Speech by Tánaiste and Minister for Foreign Affairs, Mr. Éamon Gilmore, T.D.

Speaking Points for the Tánaiste and Minister for Foreign Affairs and Trade,Mr. Eamon Gilmore T.D at Reception to mark Sierra Leone’s Fiftieth Anniversary of Independence

Wynn’s Hotel, Abbey Street, Dublin 1: Friday, 20 May 2011.

 Ambassador Turay, Ladies and Gentlemen.

 It is an honour for me to be here this evening to share in this celebration to mark Sierra Leone’s 50 years of independence. Ireland is also a relatively young state and we understand the significance of this milestone for Sierra Leone. While occasions like this are a time to celebrate they also provide the opportunity to reflect on progress made and to look ahead to what can be achieved in the future.

It is a relatively short time since the end of the civil war in Sierra Leone in 2002, yet tangible progress has been made in consolidating peace and security, revitalising the economy and rehabilitating infrastructure and basic services.  The Government of Sierra Leone, through its Poverty Reduction Strategy the ‘Agenda for Change’, is working towards developing growth in areas such as energy, infrastructure, agriculture and social services. 

Consolidating the peace in Sierra Leone has long been a priority of the Sierra Leone administration and it is one which has Ireland’s strong support.  Building on the recommendations of the Truth and Reconciliation Commission and working in close collaboration with the Peace Building Commission, Sierra Leone has made progress in overcoming the legacy of conflict.  As we have seen in our own country, this process takes time and careful nurturing and we urge Sierra Leone to persist with this goal.  The fruits will be well worth the labours. 

 Building good governance is central to the work of Ireland’s aid programme. Without good governance, long-term sustainable development is not possible. I welcome the progress that has been made by the Sierra Leonean Government around governance issues particularly their efforts to tackle the root causes of corruption through putting in place tough anti-corruption legislation as well as the establishment of the Anti-Corruption Commission.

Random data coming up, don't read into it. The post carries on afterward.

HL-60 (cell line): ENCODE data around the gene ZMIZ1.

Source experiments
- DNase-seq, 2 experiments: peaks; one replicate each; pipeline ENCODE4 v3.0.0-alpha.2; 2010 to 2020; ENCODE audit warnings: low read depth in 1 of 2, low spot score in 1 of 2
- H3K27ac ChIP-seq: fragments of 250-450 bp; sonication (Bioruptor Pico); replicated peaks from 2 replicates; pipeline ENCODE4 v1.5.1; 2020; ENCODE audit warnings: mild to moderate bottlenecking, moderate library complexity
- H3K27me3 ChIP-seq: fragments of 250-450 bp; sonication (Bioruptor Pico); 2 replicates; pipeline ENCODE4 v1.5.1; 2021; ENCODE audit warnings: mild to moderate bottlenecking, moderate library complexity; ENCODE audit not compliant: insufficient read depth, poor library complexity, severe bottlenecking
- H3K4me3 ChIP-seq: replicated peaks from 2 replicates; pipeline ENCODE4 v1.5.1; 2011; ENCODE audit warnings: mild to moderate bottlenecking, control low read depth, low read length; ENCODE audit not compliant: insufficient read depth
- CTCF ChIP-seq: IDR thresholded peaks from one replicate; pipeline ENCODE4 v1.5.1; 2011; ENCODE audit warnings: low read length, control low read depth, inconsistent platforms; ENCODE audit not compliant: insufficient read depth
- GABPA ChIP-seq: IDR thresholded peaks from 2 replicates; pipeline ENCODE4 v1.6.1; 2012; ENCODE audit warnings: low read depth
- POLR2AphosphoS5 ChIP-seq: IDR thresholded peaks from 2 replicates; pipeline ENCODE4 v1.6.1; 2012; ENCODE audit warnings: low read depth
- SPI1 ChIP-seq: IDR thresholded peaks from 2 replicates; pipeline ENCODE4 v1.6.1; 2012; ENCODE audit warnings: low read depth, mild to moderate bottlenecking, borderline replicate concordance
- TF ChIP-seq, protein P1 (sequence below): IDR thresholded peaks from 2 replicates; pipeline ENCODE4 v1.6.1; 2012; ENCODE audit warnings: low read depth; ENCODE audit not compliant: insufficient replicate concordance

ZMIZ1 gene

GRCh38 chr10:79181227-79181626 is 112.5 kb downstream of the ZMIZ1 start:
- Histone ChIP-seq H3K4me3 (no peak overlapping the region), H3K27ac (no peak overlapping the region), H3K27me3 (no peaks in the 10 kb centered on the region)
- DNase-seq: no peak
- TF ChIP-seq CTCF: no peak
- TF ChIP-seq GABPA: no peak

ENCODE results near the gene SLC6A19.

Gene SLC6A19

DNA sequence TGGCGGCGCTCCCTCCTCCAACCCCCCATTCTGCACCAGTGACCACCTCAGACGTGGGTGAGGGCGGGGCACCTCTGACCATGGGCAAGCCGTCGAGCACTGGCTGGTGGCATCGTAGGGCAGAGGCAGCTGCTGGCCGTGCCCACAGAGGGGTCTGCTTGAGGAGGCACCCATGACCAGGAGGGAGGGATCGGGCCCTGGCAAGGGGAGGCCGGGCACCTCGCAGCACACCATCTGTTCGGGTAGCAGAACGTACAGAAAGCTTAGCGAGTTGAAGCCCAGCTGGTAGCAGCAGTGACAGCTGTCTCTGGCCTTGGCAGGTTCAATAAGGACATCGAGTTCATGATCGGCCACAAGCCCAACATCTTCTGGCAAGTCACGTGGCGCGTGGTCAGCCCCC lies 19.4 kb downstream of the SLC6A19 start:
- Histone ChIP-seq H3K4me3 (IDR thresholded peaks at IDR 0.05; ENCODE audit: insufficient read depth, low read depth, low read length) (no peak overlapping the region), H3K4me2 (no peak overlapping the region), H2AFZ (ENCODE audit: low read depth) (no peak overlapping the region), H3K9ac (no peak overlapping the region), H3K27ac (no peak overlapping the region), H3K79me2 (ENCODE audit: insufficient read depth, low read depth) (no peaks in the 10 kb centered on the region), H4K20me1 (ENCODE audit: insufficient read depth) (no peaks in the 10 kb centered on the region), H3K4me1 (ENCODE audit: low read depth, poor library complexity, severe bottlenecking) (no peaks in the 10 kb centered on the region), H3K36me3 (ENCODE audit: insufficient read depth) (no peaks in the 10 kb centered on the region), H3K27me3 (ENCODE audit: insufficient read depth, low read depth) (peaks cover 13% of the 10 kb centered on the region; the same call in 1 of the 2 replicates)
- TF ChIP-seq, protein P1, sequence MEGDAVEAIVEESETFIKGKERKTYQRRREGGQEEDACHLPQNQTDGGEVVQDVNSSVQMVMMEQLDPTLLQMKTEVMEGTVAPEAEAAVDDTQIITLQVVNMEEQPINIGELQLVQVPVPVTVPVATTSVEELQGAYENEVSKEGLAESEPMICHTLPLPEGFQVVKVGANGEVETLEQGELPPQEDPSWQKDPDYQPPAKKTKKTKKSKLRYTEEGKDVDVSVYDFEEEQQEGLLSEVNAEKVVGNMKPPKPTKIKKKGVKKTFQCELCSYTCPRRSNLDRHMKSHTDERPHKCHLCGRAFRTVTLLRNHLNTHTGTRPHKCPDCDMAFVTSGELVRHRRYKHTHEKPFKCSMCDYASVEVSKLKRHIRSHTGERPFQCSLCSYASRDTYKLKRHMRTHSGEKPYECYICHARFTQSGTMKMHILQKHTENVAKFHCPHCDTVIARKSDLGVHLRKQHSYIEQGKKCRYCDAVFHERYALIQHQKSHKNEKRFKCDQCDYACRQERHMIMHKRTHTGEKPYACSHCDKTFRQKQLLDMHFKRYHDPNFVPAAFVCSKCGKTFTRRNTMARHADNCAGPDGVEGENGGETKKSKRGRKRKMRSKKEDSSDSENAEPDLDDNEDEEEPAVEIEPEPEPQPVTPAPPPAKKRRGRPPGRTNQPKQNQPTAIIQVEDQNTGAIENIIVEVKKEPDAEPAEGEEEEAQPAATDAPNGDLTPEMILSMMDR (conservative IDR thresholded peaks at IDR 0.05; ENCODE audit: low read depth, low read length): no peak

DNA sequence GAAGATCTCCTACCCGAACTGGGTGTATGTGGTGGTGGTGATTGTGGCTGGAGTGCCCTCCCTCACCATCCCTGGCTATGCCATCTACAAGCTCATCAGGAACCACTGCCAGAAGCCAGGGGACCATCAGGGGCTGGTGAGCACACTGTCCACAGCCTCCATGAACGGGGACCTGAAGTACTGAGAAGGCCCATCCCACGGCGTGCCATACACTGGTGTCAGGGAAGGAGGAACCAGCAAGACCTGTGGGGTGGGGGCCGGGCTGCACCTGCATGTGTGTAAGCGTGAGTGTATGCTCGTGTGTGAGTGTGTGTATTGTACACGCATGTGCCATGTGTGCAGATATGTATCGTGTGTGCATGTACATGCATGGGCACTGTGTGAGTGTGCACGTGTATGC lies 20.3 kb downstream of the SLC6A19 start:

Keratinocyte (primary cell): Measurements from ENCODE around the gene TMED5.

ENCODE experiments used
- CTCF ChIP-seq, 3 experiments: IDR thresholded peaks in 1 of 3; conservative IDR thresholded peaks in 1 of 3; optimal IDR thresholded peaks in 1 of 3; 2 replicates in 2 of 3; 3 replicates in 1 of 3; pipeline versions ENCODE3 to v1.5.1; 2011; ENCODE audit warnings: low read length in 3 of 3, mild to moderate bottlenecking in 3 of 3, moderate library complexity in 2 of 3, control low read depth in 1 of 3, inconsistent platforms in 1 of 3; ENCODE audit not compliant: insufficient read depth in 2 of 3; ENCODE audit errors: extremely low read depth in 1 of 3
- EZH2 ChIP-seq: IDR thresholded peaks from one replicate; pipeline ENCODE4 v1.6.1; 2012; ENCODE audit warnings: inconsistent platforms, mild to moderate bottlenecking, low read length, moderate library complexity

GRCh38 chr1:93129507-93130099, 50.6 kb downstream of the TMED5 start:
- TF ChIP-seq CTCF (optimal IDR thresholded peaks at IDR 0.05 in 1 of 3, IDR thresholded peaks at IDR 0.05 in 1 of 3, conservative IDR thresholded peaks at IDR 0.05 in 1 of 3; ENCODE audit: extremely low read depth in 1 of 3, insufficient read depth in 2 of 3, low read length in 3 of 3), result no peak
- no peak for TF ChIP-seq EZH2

We have witnessed important indicators of progress in recent years. A significant achievement in the health sector has been the introduction last year of the Free Health Care Initiative for pregnant women, new mothers and young children under the age of five.

 Sierra Leone’s free health-care plan has substantially increased services for mothers, and particularly for children. Initial indications suggest that this increased access to treatment has led to a significant reduction in child deaths from malaria.  But the story is far from over and there is still much more to do to transform the country’s health system and reduce overall mortality rates particularly in children.

 We are very aware of the significant challenges still facing Sierra Leone.   I can assure you that Ireland is a committed partner. Ties between our two countries date back to the arrival of Irish missionaries in Sierra Leone over one hundred years ago. I value greatly the strong links developed over those years through the work of our missionaries and civil society organisations with the people of Sierra Leone.